Steve Davis had had an impressive year in the minors in 1985. Between AA Knoxville and AAA Syracuse, Davis had gone 20-8 with 2.46 ERA.
Now, at the end of August, he found himself in Toronto. And he knew his work was just beginning.
"I can't come up here and sit on it (20 wins)," Davis told The Associated Press after his first major league win in his second appearance. "I want to be here next year."
Davis' work for the Blue Jays that year totaled all of 10 games for the Blue Jays. And he did return to the Blue Jays for 1986, but it was only for three unspectacular games.
Twelve more appearances in 1989 with Cleveland and Smith's work in the major leagues would end, with a big league record of 3-2. His professional career would end a year later, after nine seasons in professional ball.
Davis' professional career began in 1982, taken by the Blue Jays in the 21st round out of Texas A&M University.
He played that year at short-season Medicine Hat, going 5-1 with a 3.44 ERA. He played much of 1983 at single-A Florence, getting into the South Atlantic League All-Star Game, and picking up the win.
Davis also got his first four-game look at AA Knoxville in 1983, returning for all of 1984. He went 9-6 with a 3.49 ERA, getting one of those wins in a June game.
For 1985, Davis had his big year. At Knoxville, Davis went 17-6 with a 2.45 ERA. At AAA Syracuse, he was just 3-2, but his ERA held strong at 2.50.
That August and September, Davis pitched in a total of 28 innings for the Blue Jays with a 3.54 ERA, as the team worked its way to the playoffs.
Davis started 1986 with the big club, serving as Toronto's only left-handed reliever. He got into three games that April. In his third and final outing, Davis worked two innings and gave up five earned runs.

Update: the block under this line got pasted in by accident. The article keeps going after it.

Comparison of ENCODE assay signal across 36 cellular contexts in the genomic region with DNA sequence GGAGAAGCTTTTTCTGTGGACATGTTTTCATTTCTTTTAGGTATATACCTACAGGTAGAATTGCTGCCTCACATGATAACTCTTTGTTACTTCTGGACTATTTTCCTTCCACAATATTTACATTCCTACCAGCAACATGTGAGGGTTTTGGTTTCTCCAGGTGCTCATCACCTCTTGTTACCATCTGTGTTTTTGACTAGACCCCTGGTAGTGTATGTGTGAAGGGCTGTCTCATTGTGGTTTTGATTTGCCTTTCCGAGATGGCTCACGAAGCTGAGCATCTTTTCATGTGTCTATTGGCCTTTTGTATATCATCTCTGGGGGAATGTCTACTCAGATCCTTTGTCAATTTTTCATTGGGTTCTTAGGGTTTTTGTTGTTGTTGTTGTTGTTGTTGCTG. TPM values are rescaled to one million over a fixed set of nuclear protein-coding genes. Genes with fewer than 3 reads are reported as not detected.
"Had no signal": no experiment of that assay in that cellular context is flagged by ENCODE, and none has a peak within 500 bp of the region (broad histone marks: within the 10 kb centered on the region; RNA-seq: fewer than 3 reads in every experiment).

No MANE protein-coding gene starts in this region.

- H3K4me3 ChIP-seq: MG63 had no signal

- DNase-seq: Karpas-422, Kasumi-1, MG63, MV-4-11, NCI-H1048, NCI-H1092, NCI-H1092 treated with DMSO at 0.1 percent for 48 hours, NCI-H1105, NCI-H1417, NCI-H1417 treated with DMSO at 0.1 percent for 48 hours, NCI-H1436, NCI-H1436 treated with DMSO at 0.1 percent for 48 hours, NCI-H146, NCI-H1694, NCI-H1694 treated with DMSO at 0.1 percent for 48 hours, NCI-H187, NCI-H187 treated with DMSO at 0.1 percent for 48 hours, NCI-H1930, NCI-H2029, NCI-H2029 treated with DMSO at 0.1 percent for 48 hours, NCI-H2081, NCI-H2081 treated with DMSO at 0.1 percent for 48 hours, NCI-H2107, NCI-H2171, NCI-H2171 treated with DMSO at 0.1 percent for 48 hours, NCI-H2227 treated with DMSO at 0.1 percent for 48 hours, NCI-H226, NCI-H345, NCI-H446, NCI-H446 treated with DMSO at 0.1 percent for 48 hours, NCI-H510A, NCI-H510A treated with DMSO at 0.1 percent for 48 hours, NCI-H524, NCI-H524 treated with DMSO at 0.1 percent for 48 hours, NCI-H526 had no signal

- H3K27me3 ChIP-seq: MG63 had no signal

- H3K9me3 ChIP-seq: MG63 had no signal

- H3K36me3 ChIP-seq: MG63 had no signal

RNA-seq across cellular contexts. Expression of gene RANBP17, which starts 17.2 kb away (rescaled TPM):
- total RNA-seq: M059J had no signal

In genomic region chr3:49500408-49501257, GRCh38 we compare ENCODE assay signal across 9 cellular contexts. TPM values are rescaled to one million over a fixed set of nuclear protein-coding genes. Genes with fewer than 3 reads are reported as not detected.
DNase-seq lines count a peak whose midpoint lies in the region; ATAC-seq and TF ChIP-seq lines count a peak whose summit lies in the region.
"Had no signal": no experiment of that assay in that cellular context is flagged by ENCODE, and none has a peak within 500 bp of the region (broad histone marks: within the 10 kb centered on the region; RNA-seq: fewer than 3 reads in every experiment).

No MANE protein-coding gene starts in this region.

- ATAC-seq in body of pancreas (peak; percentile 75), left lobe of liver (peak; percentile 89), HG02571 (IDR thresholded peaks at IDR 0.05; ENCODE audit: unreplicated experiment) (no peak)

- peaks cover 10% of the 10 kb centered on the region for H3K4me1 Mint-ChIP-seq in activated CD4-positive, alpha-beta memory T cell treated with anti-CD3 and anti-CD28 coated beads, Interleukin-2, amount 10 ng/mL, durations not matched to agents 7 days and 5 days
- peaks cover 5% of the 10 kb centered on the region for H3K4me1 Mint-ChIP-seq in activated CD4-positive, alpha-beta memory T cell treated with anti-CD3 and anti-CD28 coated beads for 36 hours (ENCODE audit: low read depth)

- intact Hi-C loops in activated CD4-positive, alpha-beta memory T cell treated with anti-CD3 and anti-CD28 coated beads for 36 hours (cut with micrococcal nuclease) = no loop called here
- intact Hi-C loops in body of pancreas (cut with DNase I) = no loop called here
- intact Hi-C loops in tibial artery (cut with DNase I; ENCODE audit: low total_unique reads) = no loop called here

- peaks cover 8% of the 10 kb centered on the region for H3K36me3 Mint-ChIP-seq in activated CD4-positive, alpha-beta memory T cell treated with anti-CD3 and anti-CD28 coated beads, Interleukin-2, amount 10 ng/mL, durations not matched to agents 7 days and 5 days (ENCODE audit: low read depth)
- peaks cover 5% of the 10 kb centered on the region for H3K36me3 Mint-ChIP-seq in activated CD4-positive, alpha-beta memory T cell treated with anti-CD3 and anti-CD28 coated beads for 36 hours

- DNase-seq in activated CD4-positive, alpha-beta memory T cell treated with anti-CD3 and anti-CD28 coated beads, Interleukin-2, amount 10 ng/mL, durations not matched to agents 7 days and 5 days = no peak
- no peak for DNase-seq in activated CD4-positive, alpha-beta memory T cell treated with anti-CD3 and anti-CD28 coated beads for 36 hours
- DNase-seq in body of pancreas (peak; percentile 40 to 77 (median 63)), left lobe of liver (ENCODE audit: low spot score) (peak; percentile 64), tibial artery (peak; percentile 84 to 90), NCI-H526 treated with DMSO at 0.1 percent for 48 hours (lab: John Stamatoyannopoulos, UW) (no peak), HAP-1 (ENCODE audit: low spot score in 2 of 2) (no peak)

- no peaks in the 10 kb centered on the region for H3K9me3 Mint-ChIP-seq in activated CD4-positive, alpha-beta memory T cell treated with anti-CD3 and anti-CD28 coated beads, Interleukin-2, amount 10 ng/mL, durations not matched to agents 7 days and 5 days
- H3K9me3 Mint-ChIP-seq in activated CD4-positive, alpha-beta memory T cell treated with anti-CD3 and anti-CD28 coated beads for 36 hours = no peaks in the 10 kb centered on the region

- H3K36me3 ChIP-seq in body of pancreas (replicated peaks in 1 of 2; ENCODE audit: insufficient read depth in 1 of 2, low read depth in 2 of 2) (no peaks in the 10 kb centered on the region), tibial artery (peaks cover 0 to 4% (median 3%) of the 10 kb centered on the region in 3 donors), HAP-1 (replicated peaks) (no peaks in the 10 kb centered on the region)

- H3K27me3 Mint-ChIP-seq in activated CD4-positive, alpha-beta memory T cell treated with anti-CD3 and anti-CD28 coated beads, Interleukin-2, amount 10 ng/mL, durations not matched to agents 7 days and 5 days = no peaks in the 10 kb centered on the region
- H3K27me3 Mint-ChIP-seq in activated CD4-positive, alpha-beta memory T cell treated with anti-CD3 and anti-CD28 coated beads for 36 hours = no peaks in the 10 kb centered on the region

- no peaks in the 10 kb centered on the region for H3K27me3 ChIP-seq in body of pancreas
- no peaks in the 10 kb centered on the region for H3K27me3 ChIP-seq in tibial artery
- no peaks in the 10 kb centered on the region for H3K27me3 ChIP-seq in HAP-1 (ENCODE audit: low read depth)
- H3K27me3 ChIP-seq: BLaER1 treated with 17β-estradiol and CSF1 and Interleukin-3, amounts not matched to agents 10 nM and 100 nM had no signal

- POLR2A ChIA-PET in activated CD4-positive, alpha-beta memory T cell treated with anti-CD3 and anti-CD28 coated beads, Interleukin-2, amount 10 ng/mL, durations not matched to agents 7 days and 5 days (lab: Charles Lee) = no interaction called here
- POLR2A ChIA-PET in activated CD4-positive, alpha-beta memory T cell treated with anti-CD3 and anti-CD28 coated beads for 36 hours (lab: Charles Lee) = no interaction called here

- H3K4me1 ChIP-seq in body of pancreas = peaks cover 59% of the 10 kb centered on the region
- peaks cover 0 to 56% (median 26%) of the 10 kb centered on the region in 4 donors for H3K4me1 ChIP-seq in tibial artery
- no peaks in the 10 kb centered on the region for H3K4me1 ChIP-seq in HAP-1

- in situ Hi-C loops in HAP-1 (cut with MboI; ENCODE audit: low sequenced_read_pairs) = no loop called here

Davis spent the rest of 1986, all of 1987 and all of 1988 back in the minors. For 1989, Davis signed with the Indians, getting his third and final major league win Aug. 24. In 12 games, Davis got two starts and posted an ERA of 8.06.
His final season came in 1990, pitching with the Dodgers at AAA Albuquerque. He went 7-8 with an ERA of 4.31. His efforts did not earn a call up to Los Angeles.
Of his three total major league wins, Davis got his first in his second appearance, his third and last in that August 1989 game for Cleveland.
His second came in his fourth big league appearance, at Toronto's Exhibition Stadium. And he had to work against unusual obstacles to get it: gnats and flies, according to The Ottawa Citizen.
He went five innings, gave up three runs and struck out six Twins. In the third inning, he encountered the insects.
"I don't (know) what they were," Davis told The Citizen, "but I swallowed a couple."
- Calgary Herald, Associated Press, Aug. 28, 1985: Jays find Davis is a quick learner when he's needed
- Ottawa Citizen, Sept. 7, 1985: Rookie Fielder drives in five in Jays' victory